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Abbey's Lebanese Restaurant (Camberley, Surrey)

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2 Reviews

Address: 361-365 London Road / Camberley GU15 3HQ / Surrey

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    2 Reviews
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      03.02.2013 01:04

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      Avoid!!!

      Company excluded it was potentially the worst restaurant I have been to. The person that booked made it very clear with the manageress that 2 of the 4 were vegetarian. He was advised this would not be a problem and an extra dish would be provided. Starters were OK, however meat and veggie were brought together, on one plate. Followed by rice with fish mixed in, then a watery moussaka for veggies and enough meat to feed 6 for the other 2. When we asked the manageress (Stephanie I believe) what else the veggies would be getting we were bluntly told that was it. She advised us that most vegetarians eat fish, and despite us suggesting this was an unadvisable assumption to make (one that 50% of our table certainly didn't) she was incredulous and responded with "well I don't have time to debate this" after suggestion and persuasion she agreed to reduce the cost for the veggies by £5. It was the very least they could do. After this service was incredibly slow, as we are not drinkers they were uninterested in us, choosing to pay attention to the large group. On top of this the cutlery was dirty, one of us ordered a tea which took over 30 mins to come and when it did the cup was clearly used before with a stain ring and tea remnants at the bottom. Two forks were dirty one with an inch of food stuck to it and the other dirty smudges, the latter she looked at handed back to us and said that's clean! I have no idea what their standards of clean are if that's the case! Many other items were also dirty but you get the idea.

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      30.03.2012 12:02
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      Camberley's only Lebanese restaurant, offering good food and decent prices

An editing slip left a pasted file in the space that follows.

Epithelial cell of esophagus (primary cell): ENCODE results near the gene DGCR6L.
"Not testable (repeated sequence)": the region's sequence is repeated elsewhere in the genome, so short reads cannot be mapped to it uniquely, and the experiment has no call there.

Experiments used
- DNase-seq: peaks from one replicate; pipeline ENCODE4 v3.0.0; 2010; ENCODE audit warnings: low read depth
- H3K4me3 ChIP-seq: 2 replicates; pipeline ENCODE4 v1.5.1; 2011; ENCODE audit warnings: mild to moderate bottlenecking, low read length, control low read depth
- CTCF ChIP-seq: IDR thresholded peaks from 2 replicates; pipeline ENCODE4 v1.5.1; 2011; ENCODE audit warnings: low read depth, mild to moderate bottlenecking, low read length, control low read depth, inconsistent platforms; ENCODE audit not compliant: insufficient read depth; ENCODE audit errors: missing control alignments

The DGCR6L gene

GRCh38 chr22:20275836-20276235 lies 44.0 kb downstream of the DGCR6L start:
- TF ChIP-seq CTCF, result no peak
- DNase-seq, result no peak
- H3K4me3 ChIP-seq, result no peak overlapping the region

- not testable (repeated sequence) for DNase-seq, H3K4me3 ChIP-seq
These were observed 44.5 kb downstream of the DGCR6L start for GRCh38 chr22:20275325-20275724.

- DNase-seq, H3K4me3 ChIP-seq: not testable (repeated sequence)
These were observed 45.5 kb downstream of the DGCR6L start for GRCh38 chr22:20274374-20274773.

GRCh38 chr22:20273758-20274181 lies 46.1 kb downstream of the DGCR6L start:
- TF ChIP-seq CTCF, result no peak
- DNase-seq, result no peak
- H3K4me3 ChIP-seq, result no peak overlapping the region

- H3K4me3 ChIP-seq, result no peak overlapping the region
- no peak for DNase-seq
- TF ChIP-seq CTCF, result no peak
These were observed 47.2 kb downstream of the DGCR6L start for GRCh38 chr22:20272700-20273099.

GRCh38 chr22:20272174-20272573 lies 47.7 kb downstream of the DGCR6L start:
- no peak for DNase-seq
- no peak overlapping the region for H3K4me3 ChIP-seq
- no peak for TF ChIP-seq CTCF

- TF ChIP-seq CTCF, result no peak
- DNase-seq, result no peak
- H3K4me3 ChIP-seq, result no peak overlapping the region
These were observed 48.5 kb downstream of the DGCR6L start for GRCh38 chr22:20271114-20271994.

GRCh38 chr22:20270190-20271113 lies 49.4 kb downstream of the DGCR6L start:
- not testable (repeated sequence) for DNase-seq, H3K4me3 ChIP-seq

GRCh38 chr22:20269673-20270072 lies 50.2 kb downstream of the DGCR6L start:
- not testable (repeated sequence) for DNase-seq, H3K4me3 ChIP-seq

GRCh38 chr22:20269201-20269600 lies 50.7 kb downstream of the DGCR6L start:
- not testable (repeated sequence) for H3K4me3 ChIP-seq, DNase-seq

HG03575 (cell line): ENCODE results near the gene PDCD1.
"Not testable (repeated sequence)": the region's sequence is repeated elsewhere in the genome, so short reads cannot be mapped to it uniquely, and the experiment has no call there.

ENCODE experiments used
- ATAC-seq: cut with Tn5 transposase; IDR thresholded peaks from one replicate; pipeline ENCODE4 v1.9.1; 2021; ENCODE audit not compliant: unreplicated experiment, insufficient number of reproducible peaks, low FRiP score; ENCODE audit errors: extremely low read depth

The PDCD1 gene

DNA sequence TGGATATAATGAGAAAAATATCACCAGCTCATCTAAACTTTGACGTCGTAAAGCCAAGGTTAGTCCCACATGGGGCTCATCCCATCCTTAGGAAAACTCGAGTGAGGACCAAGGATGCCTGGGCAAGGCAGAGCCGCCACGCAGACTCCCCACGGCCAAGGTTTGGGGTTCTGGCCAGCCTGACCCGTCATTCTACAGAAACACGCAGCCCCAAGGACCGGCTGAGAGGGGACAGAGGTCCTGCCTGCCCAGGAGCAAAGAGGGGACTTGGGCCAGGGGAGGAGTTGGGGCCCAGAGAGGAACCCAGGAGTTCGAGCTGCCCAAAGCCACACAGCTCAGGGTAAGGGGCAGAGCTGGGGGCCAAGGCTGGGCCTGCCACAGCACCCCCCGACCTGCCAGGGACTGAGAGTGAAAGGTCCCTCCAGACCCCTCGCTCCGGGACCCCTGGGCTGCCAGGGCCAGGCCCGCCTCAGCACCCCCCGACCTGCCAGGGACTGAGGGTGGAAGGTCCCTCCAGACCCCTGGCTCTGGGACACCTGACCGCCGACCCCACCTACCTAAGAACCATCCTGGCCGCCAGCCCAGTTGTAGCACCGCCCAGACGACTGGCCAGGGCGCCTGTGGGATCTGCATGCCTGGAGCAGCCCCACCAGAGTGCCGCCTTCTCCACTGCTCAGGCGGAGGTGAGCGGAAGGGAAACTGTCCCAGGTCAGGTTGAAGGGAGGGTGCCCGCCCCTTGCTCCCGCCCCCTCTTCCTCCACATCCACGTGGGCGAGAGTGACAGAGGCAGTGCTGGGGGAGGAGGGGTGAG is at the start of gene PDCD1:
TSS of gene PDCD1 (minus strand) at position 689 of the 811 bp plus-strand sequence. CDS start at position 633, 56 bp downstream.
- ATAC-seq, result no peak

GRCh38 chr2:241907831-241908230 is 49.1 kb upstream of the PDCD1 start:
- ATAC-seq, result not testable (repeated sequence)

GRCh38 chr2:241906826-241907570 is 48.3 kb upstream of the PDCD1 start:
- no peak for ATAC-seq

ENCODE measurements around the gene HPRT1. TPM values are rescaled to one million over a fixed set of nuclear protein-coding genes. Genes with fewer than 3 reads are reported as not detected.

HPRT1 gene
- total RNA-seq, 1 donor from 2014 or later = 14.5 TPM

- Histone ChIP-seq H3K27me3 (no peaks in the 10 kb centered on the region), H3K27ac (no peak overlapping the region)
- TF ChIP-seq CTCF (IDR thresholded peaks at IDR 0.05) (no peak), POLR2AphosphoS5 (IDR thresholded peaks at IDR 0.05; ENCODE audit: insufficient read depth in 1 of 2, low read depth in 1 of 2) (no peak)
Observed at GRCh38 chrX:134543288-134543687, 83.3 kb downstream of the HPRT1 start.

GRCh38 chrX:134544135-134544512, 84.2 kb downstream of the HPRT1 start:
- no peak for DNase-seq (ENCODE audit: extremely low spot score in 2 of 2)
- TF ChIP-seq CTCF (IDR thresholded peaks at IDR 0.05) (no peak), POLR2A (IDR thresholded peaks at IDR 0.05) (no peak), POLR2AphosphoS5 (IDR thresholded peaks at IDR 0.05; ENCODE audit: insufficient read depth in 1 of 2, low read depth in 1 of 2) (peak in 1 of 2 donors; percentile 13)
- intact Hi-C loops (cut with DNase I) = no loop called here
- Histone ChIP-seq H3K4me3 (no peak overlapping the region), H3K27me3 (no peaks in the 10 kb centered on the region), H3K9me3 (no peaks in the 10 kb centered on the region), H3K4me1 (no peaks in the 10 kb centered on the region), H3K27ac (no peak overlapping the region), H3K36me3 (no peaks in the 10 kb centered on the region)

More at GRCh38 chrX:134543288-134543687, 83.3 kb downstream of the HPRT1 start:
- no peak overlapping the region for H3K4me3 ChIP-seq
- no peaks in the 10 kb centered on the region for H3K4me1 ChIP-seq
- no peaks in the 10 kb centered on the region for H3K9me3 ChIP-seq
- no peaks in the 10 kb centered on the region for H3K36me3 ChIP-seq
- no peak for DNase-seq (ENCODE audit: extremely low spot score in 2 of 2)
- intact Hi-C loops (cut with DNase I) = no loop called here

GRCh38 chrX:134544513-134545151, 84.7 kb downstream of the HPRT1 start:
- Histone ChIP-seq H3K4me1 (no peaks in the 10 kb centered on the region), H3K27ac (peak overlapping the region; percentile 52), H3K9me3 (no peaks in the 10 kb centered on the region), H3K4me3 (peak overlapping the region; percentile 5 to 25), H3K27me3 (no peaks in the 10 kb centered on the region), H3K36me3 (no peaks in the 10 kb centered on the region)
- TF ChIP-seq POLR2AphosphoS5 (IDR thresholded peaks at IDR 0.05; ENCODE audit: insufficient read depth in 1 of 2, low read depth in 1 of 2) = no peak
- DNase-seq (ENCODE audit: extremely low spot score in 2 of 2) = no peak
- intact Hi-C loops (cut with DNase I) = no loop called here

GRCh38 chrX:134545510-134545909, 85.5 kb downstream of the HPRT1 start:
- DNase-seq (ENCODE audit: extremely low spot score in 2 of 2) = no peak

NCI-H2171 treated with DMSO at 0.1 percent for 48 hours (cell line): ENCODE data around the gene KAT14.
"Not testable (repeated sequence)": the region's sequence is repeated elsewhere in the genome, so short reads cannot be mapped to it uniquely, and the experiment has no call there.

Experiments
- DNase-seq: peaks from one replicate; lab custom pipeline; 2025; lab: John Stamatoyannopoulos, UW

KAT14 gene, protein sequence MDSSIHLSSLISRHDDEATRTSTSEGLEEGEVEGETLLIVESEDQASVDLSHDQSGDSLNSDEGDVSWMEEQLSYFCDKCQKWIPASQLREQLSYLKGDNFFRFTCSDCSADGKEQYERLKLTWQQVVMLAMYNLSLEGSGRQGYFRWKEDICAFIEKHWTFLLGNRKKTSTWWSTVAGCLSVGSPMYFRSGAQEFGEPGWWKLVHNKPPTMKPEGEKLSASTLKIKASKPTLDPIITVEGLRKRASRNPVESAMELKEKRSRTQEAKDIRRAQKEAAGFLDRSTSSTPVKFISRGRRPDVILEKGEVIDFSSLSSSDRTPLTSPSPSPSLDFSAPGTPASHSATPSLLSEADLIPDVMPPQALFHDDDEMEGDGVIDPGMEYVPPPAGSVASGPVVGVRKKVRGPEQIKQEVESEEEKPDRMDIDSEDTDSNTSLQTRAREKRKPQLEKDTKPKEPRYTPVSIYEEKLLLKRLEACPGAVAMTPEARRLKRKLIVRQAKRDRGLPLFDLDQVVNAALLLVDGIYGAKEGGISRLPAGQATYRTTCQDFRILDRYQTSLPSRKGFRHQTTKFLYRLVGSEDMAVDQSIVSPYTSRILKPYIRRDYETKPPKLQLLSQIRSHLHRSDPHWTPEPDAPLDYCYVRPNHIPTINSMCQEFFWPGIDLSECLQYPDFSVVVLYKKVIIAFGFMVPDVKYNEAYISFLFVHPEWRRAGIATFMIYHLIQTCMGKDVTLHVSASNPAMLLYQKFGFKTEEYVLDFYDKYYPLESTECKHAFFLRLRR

There are several things against Abbey's: location - it's a fair distance out of the centre of Camberley, on the A30, close to the corner of Frimley Road, where a number of other restaurants can be found, some of which have had a mixed experience of success; the name - Abbey's is probably not the first name you would think of when looking for a Lebanese restaurant; lack of parking - although there is a pay-and-display car park around the corner just off Frimley Road, behind some offices, which is free-of-charge after 6.00pm and at weekends. I found Abbey's purely by accident: I was in town and need to go down to The Meadows to the Tesco hypermarket, and decided to take a spot of exercise by walking the mile or more rather than jump on a bus. As I passed Abbey's I noticed the word Lebanese and stopped in my tracks. It was a weekday lunchtime but it appeared that the place was not open. The restaurant section has a takeaway next door and it appears that this doubles as the kitchen when the restaurant is open, which it wasn't. Apparently the restaurant only opens in the evening and, more recently, at lunchtime at weekends only. As it happened, whilst I was standing there, my face against the glass of the door, trying to spot some signs of life, a young lad appeared, clearly sorting out things in preparation for business. He saw me but couldn't find the keys to open the door. So, we had the bizarre situation of the two of us conversing through the letterbox, following which he posted out to me a copy of the takeaway menu. Having the need to organise a table for a family gathering, my wife, who has eaten Lebanese before, suggested we should try the place out to see if it would be suitable. And so it was that on a Saturday lunchtime we found ourselves outside Abbey's, trying to get in! The main doors weren't open but the one to the takeaway was, so we entered there and then on into the main restaurant via the archway in the wall between the two; we were the only guests! Now, one thing is for certain, Abbey's would win no prizes for décor! The walls are largely unadorned and what pictures there are do not conjure up visions of The Lebanon. The ceiling is partly obscured by several long strips of gauze-like material. The seating is in rows and consists of tables for four people sat two, face-to-face. Along one wall is a series of fixed booth-like tables. Early in March, the place was a little chilly and seems to be heated largely with portable electric convector heaters, which didn't actually appear to be on. So, an unpromising start, but would the food be OK? We opted for the Hot & Cold Mezze Platter to share, as we really weren't looking a large meal. To go with this my wife wanted a glass of dry white wine but there didn't appear to be a per glass option. Nevertheless, they were happy to serve a glass alone. I had a Becks on draught. The food was excellent and very enjoyable. The plate consisted of all the usual suspects, including those which are also familiar from other cuisines, such as Greek and Turkish, to which it is closely related. There was Hummous, Warak Inab (like dolmades), Sambousak (cheese filled pastry parcels), Kibbeh Maklieh (meatballs) and so on. There was more than enough for two people and, to be honest, I couldn't have eaten any more if I'd tried although we did manage a couple of Balawa offered free-of-charge by the manager. Whilst we were there, only a couple of other groups came in to eat as well so, maybe the word hasn't yet got around much that Abbey's is open weekend lunchtimes. However, our experience was pleasant enough for us to come back the following weekend for an evening meal with our family. This time there were five of us. As we entered the restaurant, this time we weren't the only customers: a couple of other tables were already occupied though that was all. Now, maybe it was because it was St Patrick's Day; maybe it was because the following day was Mothers' Day? Anyway, we didn't have any trouble picking a table! We decided to have the Sharing Menu for four or more people, but only for four rather than five. This consisted of a selection of hot and cold Mezzes followed by Sayadieh (a fish dish), Farooj Chicken (boned baby chicken), served with rice and roasted vegetables. However we did choose in addition a Jawaneh Meshiwiyeh (Grilled Chicken Wings in a Garlic Sauce) starter and Mixed Grill main dish. This turned out to be a mistake: it was clear as soon as it arrived that the menu for four could have fed the five thousand! To go with this I chose a McGuigan Shiraz from Australia but was told that they didn't have any in stock. An alternative was offered, which turned out to be a very decent drop of wine. However, when, half-way through the meal, we asked for another bottle, it turned out that this had been the only bottle! We were offered yet another alternative, "on the house", which was very generous of them. It too, proved to be a nice drop of wine. We finally had to call it a day when no one could eat another morsel. We were embarrassed by the amount of food remaining and asked for a "doggy bag" which, as they are also a take-away, they were happy to provide. Once again we were tempted by the offer of Baklawas and managed, somehow, to find a tiny space for one or two. The bill for the five of use came to just under £165, remarkable value for the five of us, bearing in mind how much food we had either eaten or taken away. Service throughout had been attentive, polite and very friendly, from both our waiter and also from the manager, who came personally to apologise for the wine fiasco. So, would we return? Probably. The food was excellent, as was the service, only the uninspiring surroundings and the seemingly poor stock management of the wine cellar detracting from the overall experience. Maybe other potential customers are more picky about these things. In my opinion they are losing out on a good culinary experience if this is the case. I must admit that it would take very little to improve the appearance of the restaurant: a paint job would help; some more appropriate pictures on the walls would do likewise; laying out the tables in a less regimented way would be a big improvement. Otherwise, an enjoyable visit. Abridged version of this review on Tripadvisor.